We’re happy like this right now
Ayaya, tonight I’m the dancing king
Falling for me
Ayaya, tonight dance with me all night
(Get ready)

[Instrumental]

_______________________________________________________

Analysis:
Perhaps my praise is misguiding; readers might have expected an above average
rating (seven) but instead it is a six.

For
what is ultimately the song’s biggest strength, the setup for the choruses—the instrumental
break/solo—is fantastic. Statistically, this is seen in the pre-choruses’
score, but I encourage readers to be analytical versus merely observational.
The “setup” I refer to is not just the pre-choruses but also, counter-intuitively,
the verses. The verses being merely average is what provides a foundational
start for the pre-choruses: contrast is able to be manipulated. With the verses
carrying minimal significance, the change to the pre-choruses’ playful and
tuneful vocals along with the suiting instrumental makes that very transition—that
contrast—quite contrasting, but all in a controlled and positive manner. The result,
then, is that the pre-choruses seemingly sound
extraordinarily more amped and vocally intensive. In reality is it the contrast—going
from an indistinctive verse to an exciting pre-chorus—that is at play, but
nonetheless, this composition decision is admirable.

Additionally,
for another excellent point and one that allows me to both biasedly and
critically enjoy the “bass-drop” or “instrumental break/solo”—in other words, the
choruses—is how the very choruses sound. Unlike many other songs where these
instrumental solos are roughly inserted into songs and sound awfully chaotic, “Dancing
King” mediates it quite well. For one, during the first verse, the instrumental
solo is actually playing. Although this seems minor, doing so eases the
incoming instrumental solo—this being quite important to keep these solos from
becoming chaotic or unexpected. Now when it comes to the choruses themselves
where the instrumental solo does occur, there is another reason for why it is
appropriately managed: the instrumental itself is scaled to fit the song. The
tempo did not suddenly multiply nor are there random, blasts of electronic
noises. Indeed, “Dancing King” ‘s instrumental solo is at most a funkier moment
if I may say so, but all in all it maintains a suiting, controlled sound.

Even
with these praises, though, there are still downsides to the song that I will
cover. Marginal critiques would be that the vocals are, while decent, nothing
beyond that; the vocals at certain sections—examples being the verses and
bridge—provide a sufficient role but do not go to the extent of surprising me
via vocal belts, very smooth and pacifying tunes, and the like. On that note,
the verses and bridges were partially lackluster and rendered average due to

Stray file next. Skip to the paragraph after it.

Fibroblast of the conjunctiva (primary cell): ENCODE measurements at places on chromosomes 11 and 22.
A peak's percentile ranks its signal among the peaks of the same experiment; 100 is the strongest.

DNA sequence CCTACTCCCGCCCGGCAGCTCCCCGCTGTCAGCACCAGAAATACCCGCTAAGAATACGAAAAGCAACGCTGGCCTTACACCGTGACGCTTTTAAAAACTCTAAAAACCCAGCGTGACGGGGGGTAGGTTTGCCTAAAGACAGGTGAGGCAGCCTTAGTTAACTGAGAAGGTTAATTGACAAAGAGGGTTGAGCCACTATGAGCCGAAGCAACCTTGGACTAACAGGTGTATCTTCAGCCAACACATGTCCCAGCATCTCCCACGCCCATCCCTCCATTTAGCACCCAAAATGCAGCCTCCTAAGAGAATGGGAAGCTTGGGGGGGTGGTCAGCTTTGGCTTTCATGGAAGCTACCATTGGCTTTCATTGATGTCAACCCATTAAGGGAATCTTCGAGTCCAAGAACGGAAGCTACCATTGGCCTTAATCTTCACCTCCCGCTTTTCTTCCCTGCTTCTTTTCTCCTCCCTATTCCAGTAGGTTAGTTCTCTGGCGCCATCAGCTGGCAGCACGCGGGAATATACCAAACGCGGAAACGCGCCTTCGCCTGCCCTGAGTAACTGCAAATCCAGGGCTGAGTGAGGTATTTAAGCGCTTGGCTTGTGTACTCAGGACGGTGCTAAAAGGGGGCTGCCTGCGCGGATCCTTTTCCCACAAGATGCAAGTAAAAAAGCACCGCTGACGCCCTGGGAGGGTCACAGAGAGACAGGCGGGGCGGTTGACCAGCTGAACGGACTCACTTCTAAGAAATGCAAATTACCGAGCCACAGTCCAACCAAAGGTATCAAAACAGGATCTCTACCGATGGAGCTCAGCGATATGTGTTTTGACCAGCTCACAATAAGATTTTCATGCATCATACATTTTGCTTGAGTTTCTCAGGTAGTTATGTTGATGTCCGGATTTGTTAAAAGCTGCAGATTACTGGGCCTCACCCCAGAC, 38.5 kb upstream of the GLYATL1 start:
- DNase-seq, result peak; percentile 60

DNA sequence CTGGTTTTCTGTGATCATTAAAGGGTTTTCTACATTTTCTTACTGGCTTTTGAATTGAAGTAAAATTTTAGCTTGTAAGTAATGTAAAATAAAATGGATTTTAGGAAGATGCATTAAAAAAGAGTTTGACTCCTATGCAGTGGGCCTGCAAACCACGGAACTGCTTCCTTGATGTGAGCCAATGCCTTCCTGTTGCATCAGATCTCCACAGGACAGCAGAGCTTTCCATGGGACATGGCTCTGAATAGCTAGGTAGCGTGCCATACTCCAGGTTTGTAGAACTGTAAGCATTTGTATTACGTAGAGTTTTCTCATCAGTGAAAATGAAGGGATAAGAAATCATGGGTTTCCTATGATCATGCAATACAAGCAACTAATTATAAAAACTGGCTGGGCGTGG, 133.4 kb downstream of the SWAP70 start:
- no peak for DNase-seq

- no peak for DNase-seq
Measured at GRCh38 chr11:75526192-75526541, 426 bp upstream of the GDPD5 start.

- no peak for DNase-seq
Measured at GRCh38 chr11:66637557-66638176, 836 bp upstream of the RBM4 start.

moreover continuing the song versus leaving noticeable appeals. Finally, what
perhaps holds the rating back by a decent portion would be the lyrics: lyrics
that simply focus on letting loose and dancing. Certainly the message is one
that should be cherished and very much so as an important aspect of living is
to in fact live, but with applying my
criteria equally for all reviews—in other words judging how unique the lyrics’
plot is and how diverse and thorough the lyrics’ details are—the lyrics come
short.

“Dancing
King” is one of the few songs where, as stated earlier, I can openly say I
enjoy it biasedly and seriously despite its style being one that normally
deters me. It is not the strongest song per se, but indeed it is a decent one
and perhaps one that many would enjoy for the purposes of having an upbeat,
EDM-club song. In the end, I greatly applaud the coordinated use of the
pre-choruses and how properly managed the choruses/instrumental solos are. I
would be even more allured to the song if its lyrics contained more depth and
if the vocals and specific sections were slightly more refined, but overall, “Dancing
King” is very much an enjoyable song.

_______________________________________________________

Because
writing three essays was not enough for me in the past few days, I will add
this review to the writing batch. All is well, however, and after watching and
listening to all of the recent comebacks occurring, I could not help but to
finish up this review. 2PM and Infinite are next, and afterwards I will focus
on either Jieun or MAMAMOO—it all depends on whether I wish to please or anger
fans. To leak my message, reviewing Jieun would lead to many praises, and when
it comes to MAMAMOO’s recent song, as much as I love the ladies, I am
incredibly disappointed. All will eventually be reviewed, however. (And of
course Apink and Hyuna will be included.)

Until
the next review comes, “Let’s dance together.” Thank you to all for reading
this any length. Expect 2PM and Infinite to both have their reviews published
around the same time.